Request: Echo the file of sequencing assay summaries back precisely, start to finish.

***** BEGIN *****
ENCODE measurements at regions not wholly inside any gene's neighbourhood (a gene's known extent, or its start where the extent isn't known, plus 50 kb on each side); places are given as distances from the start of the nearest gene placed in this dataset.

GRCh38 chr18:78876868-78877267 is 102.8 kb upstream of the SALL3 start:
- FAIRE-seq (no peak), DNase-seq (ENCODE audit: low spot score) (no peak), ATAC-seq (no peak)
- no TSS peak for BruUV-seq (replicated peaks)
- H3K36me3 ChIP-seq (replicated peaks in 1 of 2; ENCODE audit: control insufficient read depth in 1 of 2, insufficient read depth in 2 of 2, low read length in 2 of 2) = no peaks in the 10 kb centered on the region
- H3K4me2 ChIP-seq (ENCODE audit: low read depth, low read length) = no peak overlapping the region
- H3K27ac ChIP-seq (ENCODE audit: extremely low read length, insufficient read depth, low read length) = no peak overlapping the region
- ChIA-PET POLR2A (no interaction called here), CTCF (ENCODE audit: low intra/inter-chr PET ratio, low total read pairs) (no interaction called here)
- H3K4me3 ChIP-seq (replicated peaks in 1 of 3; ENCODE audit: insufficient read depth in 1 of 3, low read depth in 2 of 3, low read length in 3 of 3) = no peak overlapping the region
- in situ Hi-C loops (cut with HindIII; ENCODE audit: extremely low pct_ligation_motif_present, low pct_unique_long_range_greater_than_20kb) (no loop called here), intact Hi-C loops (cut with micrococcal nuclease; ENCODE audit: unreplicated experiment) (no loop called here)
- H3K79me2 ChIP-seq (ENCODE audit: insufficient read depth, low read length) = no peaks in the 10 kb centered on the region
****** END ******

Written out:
ENCODE measurements at regions not wholly inside any gene's neighbourhood (a gene's known extent, or its start where the extent isn't known, plus 50 kb on each side); places are given as distances from the start of the nearest gene placed in this dataset.

GRCh38 chr18:78876868-78877267 is 102.8 kb upstream of the SALL3 start:
- FAIRE-seq (no peak), DNase-seq (ENCODE audit: low spot score) (no peak), ATAC-seq (no peak)
- no TSS peak for BruUV-seq (replicated peaks)
- H3K36me3 ChIP-seq (replicated peaks in 1 of 2; ENCODE audit: control insufficient read depth in 1 of 2, insufficient read depth in 2 of 2, low read length in 2 of 2) = no peaks in the 10 kb centered on the region
- H3K4me2 ChIP-seq (ENCODE audit: low read depth, low read length) = no peak overlapping the region
- H3K27ac ChIP-seq (ENCODE audit: extremely low read length, insufficient read depth, low read length) = no peak overlapping the region
- ChIA-PET POLR2A (no interaction called here), CTCF (ENCODE audit: low intra/inter-chr PET ratio, low total read pairs) (no interaction called here)
- H3K4me3 ChIP-seq (replicated peaks in 1 of 3; ENCODE audit: insufficient read depth in 1 of 3, low read depth in 2 of 3, low read length in 3 of 3) = no peak overlapping the region
- in situ Hi-C loops (cut with HindIII; ENCODE audit: extremely low pct_ligation_motif_present, low pct_unique_long_range_greater_than_20kb) (no loop called here), intact Hi-C loops (cut with micrococcal nuclease; ENCODE audit: unreplicated experiment) (no loop called here)
- H3K79me2 ChIP-seq (ENCODE audit: insufficient read depth, low read length) = no peaks in the 10 kb centered on the region